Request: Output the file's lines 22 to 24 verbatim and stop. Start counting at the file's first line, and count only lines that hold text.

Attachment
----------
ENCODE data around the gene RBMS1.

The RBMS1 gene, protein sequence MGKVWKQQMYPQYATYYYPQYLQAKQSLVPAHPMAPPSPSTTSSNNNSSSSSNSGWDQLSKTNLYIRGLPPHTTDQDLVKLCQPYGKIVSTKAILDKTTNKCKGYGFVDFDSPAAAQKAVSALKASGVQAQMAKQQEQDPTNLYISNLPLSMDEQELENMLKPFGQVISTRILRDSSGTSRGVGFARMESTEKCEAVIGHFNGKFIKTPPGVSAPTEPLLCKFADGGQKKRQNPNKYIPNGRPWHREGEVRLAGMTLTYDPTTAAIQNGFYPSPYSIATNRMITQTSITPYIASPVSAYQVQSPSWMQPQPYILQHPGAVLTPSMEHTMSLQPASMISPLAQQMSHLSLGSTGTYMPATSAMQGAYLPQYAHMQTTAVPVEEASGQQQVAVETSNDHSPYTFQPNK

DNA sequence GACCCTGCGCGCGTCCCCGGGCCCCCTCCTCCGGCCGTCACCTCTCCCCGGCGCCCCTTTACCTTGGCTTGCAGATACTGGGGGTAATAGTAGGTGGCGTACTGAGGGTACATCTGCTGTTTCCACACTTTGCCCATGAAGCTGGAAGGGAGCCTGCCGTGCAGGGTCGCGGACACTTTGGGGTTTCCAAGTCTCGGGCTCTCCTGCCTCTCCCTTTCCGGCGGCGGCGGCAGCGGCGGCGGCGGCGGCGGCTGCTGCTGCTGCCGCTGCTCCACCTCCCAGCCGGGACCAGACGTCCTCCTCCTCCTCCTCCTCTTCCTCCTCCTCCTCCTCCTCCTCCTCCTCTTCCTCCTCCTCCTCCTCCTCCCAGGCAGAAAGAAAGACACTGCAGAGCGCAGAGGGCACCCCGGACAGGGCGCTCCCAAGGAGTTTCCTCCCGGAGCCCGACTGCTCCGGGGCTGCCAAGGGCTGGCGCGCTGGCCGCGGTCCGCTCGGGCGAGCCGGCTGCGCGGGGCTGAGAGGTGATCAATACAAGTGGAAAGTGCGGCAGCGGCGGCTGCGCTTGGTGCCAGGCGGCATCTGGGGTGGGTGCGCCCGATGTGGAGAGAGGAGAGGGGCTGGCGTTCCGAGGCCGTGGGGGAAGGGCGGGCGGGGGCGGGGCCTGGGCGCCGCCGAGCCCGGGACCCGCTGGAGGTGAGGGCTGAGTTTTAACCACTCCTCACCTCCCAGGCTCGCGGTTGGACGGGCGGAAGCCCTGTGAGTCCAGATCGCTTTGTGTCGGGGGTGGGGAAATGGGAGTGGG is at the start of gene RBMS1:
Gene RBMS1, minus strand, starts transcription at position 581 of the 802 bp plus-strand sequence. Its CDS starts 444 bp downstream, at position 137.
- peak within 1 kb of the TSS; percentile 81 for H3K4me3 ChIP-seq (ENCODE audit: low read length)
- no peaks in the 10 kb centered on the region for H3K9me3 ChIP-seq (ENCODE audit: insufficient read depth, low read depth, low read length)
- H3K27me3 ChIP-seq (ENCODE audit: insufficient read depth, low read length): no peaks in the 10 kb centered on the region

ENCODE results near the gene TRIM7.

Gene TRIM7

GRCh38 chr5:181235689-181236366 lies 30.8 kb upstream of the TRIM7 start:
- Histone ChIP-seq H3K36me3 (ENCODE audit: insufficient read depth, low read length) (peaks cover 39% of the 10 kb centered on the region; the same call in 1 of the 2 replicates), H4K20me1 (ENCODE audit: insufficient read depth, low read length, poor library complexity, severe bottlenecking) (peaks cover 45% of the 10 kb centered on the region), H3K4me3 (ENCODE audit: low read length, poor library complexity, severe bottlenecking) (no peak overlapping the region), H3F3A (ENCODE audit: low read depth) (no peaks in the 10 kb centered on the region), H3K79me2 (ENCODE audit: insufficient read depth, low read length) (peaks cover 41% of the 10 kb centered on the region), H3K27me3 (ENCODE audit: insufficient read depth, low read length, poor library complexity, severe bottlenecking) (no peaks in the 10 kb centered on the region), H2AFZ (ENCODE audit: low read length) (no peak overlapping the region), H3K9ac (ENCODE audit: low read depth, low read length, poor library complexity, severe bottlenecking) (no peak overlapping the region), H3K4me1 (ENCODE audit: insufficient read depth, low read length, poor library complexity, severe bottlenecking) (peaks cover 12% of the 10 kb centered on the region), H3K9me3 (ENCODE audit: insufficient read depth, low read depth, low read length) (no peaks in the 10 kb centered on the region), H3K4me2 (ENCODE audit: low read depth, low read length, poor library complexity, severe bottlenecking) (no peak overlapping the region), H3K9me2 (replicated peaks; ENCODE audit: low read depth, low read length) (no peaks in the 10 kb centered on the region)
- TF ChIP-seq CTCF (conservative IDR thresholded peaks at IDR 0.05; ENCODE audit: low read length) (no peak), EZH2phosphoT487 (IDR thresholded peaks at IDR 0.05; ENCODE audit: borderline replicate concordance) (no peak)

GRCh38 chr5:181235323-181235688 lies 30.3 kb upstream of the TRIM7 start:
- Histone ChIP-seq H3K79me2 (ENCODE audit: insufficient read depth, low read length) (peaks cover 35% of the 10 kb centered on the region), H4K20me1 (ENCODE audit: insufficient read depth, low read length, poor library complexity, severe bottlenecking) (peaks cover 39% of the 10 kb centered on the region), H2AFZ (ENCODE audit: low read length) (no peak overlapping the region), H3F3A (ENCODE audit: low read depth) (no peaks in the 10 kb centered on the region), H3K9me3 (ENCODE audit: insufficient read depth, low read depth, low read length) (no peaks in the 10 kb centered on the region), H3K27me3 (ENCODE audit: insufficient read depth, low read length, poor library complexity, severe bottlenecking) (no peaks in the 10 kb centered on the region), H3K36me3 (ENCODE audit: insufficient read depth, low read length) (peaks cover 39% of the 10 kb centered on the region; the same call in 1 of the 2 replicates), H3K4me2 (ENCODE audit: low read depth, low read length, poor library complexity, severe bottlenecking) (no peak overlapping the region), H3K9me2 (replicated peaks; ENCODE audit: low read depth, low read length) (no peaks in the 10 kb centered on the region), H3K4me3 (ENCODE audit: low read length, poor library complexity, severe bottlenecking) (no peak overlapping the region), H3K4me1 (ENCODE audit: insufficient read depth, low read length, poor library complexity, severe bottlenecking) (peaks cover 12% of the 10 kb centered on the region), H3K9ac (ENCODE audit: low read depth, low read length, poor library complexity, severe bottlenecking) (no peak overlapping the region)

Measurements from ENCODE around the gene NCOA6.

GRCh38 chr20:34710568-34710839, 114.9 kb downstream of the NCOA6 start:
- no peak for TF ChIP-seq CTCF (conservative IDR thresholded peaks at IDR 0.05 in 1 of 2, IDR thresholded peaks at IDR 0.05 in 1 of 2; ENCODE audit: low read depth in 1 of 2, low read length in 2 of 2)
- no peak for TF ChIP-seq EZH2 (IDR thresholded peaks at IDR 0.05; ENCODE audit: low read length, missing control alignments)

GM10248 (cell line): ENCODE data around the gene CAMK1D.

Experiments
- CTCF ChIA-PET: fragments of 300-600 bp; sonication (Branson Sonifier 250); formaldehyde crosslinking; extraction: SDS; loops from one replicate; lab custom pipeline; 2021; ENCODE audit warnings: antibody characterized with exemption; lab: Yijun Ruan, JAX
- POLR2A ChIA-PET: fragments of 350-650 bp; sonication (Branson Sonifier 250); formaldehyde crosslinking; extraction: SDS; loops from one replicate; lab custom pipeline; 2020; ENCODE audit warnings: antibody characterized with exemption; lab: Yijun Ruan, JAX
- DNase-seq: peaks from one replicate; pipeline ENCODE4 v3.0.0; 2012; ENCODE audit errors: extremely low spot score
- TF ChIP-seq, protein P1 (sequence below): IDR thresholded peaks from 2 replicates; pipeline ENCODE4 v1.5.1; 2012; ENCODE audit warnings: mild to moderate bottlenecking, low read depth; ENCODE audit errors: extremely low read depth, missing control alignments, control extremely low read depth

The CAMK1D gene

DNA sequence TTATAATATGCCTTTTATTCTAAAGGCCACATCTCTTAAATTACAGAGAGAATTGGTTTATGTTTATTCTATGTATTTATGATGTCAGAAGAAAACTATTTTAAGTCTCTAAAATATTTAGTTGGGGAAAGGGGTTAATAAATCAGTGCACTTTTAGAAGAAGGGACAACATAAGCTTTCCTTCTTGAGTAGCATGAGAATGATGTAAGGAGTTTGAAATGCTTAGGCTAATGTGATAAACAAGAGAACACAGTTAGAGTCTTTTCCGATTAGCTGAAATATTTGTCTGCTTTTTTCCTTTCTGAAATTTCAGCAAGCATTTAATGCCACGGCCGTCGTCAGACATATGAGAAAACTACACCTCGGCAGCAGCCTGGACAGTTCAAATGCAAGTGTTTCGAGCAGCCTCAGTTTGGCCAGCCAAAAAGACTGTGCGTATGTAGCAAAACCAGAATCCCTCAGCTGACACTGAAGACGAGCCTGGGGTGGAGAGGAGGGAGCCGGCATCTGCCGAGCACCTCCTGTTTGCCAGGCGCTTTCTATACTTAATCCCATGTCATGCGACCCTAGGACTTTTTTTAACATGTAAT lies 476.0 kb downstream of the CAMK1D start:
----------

- POLR2A ChIA-PET: fragments of 350-650 bp; sonication (Branson Sonifier 250); formaldehyde crosslinking; extraction: SDS; loops from one replicate; lab custom pipeline; 2020; ENCODE audit warnings: antibody characterized with exemption; lab: Yijun Ruan, JAX
- DNase-seq: peaks from one replicate; pipeline ENCODE4 v3.0.0; 2012; ENCODE audit errors: extremely low spot score
- TF ChIP-seq, protein P1 (sequence below): IDR thresholded peaks from 2 replicates; pipeline ENCODE4 v1.5.1; 2012; ENCODE audit warnings: mild to moderate bottlenecking, low read depth; ENCODE audit errors: extremely low read depth, missing control alignments, control extremely low read depth